It's funny how the previous-generation car never looked oversized until we laid eyes on the 2016 Camaro. The lines are tidy and clean, but look spot-on regardless of which model you're looking at. The crisp styling still owes something to the classic 1969 model, but in reality it's more of an updated look at the last-generation car. The headlights seem impossibly thin, and we like the aggressive width of the fenders coupled with the low-slung roof. Sadly, that same combination narrows the windows and makes it nearly impossible to see out the back of the Camaro.
The base model 2016 Camaro 1LT comes with the 2.0-liter turbocharged 4-cylinder engine and a 6-speed manual transmission. There's also a 7-inch touch-screen audio system that includes Apple CarPlay and Android Auto, dual USB ports, an AUX input, and GM's 4GLTE Wi-Fi hotspot technology. There's also Bluetooth, automatic climate control, cruise control, and a color driver-information display between the main gauges. Upscale standard features include push-button start and keyless entry, power driver and passenger seats, a leather-wrapped flat-bottom steering wheel, and the Driver Select Mode. There are also multiple airbags and advanced stability control to help keep you safe.
The two most notable options are under the hood in the form of a 335-horsepower 3.6-liter V6 for the Camaro LT, or the new 455-horsepower 6.2-liter V8 in the new Camaro SS. Beyond engine choices and the new 8-speed automatic, the new Camaro offers an upgraded audio system with a larger touch screen, and an enhanced driver-information center that's similar to the multi-configurable system on the Chevrolet Corvette. A 2016 Camaro SS also adds available magnetic ride-control suspension, power sunroof, in-dash navigation for those times when your iPhone doesn't have a signal, and a dual-mode exhaust system.
Standard is the 2.0-liter turbocharged 4-cylinder, which may go against the standard muscle-car formula that says more cylinders are better, but this engine packs a punch. The upgrade from that is a more powerful (but with less torque) 3.6-liter V6 engine, with advanced fuel injection and, for the first time, cylinder deactivation for better fuel economy. But the real news is the V8, of course, now with 6.2 liters pumping out 455 horsepower in new Camaro SS models, the most powerful Camaro SS ever made. Transmissions range from the standard 6-speed manual that includes automatic rev matching on V8 models to the new 8-speed automatic with paddle shifters. Fuel-economy numbers aren't yet available, but should improve thanks to the new engines and lighter body.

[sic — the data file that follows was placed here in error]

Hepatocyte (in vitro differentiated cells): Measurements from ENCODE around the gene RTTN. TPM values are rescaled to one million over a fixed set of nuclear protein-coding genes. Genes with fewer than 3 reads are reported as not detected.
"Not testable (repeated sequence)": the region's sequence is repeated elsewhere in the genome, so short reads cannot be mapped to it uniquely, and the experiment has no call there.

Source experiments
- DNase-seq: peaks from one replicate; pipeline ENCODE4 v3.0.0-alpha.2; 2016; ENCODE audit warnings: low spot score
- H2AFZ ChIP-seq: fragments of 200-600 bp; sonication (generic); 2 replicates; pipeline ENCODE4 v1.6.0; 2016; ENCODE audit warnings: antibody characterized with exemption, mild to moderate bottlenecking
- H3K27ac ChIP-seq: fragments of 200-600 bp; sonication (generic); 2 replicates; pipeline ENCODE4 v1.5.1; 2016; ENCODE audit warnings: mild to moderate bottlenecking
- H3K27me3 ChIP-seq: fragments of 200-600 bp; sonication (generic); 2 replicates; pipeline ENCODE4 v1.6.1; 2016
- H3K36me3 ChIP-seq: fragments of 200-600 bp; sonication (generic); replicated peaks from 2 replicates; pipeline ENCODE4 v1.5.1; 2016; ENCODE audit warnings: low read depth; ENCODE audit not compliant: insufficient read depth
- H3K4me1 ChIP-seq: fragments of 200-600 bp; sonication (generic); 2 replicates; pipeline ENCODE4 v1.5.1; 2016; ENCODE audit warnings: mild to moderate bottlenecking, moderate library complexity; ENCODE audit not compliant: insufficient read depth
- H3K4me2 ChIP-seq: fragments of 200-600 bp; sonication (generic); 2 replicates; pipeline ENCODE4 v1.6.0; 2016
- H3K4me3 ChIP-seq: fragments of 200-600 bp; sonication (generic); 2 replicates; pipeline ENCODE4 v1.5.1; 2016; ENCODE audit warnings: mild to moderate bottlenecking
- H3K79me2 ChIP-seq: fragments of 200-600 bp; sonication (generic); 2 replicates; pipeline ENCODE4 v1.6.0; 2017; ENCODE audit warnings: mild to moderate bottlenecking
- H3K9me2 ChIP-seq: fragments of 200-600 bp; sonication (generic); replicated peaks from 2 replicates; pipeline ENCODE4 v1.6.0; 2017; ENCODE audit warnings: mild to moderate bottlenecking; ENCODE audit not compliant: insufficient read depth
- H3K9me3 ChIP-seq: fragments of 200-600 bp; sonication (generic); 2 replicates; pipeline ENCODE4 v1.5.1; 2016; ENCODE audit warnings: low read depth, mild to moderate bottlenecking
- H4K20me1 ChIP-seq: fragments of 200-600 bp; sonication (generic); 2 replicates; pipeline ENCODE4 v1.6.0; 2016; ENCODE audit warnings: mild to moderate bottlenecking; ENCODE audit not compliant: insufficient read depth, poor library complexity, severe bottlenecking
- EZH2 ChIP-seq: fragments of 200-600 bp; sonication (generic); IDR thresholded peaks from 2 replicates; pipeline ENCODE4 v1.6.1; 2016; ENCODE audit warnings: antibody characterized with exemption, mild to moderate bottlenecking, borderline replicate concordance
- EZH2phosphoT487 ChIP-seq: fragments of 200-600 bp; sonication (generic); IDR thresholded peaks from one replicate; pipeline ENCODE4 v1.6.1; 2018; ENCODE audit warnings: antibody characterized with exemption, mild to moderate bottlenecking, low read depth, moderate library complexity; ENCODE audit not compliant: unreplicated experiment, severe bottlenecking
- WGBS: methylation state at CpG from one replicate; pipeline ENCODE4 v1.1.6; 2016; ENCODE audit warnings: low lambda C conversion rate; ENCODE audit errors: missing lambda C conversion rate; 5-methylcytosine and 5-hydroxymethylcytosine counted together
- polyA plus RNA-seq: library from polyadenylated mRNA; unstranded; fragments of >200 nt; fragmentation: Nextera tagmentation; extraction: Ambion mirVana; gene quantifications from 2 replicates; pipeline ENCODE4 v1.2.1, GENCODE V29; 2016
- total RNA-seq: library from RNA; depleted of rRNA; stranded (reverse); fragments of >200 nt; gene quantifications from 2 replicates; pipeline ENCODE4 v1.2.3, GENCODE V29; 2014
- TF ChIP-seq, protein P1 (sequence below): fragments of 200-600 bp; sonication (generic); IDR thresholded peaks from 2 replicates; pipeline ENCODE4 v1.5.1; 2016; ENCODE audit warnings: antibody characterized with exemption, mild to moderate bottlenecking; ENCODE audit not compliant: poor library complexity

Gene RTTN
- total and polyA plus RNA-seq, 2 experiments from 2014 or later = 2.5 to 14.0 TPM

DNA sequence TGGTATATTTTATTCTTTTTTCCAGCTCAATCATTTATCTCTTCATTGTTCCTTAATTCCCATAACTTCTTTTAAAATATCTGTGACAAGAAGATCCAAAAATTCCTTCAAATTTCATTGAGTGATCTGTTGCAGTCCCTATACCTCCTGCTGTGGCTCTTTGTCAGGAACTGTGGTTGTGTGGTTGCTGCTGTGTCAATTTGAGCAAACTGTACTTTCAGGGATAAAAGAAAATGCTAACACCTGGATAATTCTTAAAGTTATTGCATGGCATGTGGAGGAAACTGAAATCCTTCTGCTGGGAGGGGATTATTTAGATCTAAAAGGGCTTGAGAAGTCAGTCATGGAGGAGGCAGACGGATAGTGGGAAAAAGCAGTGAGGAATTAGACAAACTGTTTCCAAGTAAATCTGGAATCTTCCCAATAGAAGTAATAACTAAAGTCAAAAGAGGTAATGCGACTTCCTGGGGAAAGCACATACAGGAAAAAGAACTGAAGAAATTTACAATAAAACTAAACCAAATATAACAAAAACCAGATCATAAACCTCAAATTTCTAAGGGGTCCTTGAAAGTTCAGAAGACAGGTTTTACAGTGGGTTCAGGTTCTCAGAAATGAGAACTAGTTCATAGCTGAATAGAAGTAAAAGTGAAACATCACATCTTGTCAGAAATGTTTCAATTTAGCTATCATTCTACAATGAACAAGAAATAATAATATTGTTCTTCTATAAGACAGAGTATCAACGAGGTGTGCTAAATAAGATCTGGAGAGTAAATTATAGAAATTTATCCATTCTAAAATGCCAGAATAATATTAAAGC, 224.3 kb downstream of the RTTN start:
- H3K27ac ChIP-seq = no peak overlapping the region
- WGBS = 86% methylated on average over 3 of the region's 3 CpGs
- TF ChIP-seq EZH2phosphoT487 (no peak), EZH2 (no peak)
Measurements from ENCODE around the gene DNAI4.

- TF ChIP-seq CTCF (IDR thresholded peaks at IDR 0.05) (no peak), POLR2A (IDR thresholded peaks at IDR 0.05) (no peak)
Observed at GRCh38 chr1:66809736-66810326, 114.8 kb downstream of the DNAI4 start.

2.0-liter turbocharged inline-4
275 horsepower @ 5,600 rpm
295 lb-ft of torque @ 3,000-4,500 rpm
EPA city/highway fuel economy: 22/31 mpg (automatic), 21/30 mpg (manual)
335 horsepower @ 6,800 rpm
284 lb-ft of torque @ 5,300 rpm
EPA city/highway fuel economy: 19/28 mpg (automatic), 18/27 mpg (manual)
455 horsepower @ 6,000 rpm
455 lb-ft of torque @ 4,400 rpm
EPA city/highway fuel economy: 17/28 mpg (automatic), 16/25 mpg (manual)
The Manufacturer’s Suggested Retail Price (MSRP) for a 2016 Chevrolet Camaro starts at about $26,700, including the $995 destination charge, which is slightly less than the price of a base-model 2015 Camaro. If you want V6 power in your Camaro LT, you'll need to add about $1,500 to the price, and another $1,500 if you want the 8-speed automatic transmission. The V8-powered 2016 Camaro SS starts at about $37,300. Generally, base prices for the 2016 Camaro are a little higher than its cross-town rival, the Ford Mustang, but the Chevy offers more standard equipment, making the comparison something of a wash. Both tend to cost less than the Dodge Challenger. Check the KBB.com Fair Purchase Price calculator to see what others in your area paid for their new 2016 Camaro. Over the long haul, the Camaro should hold its value a little better than its Ford and Dodge rivals.